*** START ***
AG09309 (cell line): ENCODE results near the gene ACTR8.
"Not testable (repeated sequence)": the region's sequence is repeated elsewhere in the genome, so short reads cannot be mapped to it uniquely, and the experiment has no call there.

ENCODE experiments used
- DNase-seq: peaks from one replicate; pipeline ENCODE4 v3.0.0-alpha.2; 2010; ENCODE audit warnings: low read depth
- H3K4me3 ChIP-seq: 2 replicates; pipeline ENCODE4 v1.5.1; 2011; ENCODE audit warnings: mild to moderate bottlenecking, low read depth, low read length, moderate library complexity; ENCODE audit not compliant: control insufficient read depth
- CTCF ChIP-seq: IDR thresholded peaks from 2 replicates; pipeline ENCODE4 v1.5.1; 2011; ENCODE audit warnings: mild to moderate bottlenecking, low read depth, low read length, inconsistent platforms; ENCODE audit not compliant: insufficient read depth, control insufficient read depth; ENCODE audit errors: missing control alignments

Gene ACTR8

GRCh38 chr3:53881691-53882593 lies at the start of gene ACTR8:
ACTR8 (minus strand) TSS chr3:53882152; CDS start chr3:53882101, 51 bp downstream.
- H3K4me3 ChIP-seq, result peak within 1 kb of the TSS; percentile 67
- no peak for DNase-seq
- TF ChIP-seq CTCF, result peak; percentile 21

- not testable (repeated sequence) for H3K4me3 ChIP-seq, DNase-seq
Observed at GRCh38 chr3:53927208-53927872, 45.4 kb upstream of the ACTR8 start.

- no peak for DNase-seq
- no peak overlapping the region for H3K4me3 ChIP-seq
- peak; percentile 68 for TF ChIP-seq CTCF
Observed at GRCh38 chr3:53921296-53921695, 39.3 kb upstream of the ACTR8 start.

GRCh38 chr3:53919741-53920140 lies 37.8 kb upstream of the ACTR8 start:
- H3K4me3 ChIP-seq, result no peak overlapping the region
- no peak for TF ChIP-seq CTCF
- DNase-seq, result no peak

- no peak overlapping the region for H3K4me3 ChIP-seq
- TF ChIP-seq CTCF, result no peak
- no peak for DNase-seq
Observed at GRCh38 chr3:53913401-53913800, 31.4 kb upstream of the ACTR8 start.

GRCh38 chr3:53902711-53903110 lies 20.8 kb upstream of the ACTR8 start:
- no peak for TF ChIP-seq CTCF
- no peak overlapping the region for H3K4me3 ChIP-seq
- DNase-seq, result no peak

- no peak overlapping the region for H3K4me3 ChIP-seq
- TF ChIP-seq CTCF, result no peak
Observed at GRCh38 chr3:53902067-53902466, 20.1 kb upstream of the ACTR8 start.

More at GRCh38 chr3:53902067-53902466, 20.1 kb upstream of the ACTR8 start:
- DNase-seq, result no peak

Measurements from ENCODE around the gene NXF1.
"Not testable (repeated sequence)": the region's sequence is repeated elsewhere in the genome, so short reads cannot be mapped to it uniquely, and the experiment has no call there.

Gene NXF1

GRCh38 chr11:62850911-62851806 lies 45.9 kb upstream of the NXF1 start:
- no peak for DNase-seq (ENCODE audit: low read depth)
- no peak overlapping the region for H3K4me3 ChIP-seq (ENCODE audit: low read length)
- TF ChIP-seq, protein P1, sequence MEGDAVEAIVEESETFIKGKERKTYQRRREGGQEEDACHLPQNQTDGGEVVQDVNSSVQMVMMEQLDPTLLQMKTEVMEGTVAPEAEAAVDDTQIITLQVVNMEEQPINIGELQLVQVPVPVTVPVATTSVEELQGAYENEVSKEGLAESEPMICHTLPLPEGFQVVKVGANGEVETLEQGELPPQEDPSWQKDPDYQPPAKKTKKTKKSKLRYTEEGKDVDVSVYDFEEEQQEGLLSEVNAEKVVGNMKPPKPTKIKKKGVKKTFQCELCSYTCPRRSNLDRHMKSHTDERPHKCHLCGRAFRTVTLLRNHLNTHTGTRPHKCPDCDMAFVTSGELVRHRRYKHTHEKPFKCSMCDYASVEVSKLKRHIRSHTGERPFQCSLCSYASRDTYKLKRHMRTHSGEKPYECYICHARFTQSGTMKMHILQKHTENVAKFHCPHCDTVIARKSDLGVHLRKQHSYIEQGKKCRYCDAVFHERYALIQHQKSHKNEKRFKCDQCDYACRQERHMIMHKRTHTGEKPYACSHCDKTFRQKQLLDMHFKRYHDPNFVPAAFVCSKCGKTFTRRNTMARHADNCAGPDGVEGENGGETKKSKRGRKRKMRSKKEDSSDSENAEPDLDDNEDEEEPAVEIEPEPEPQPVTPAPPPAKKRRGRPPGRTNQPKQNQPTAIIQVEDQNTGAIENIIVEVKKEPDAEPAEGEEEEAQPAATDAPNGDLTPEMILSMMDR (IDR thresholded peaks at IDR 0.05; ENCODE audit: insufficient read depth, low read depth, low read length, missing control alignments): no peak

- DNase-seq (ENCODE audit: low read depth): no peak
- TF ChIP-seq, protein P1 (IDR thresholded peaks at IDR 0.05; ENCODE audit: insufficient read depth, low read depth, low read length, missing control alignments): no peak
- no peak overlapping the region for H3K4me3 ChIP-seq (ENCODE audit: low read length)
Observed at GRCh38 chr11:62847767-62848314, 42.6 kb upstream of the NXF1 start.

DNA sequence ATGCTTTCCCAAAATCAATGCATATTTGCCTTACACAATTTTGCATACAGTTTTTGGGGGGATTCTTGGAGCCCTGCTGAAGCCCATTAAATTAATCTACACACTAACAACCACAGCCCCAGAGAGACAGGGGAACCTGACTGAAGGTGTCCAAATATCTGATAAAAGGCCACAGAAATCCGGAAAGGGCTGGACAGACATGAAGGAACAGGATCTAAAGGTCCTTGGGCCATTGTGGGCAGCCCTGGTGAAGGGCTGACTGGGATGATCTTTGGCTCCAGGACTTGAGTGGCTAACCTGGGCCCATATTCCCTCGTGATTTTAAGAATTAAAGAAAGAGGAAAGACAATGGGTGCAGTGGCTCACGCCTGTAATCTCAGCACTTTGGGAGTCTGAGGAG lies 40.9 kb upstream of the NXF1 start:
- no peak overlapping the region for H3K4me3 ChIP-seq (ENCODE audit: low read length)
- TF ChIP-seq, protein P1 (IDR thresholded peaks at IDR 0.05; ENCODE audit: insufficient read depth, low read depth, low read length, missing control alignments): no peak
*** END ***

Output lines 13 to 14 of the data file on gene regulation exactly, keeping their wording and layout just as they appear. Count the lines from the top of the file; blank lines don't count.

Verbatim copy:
- not testable (repeated sequence) for H3K4me3 ChIP-seq, DNase-seq
Observed at GRCh38 chr3:53927208-53927872, 45.4 kb upstream of the ACTR8 start.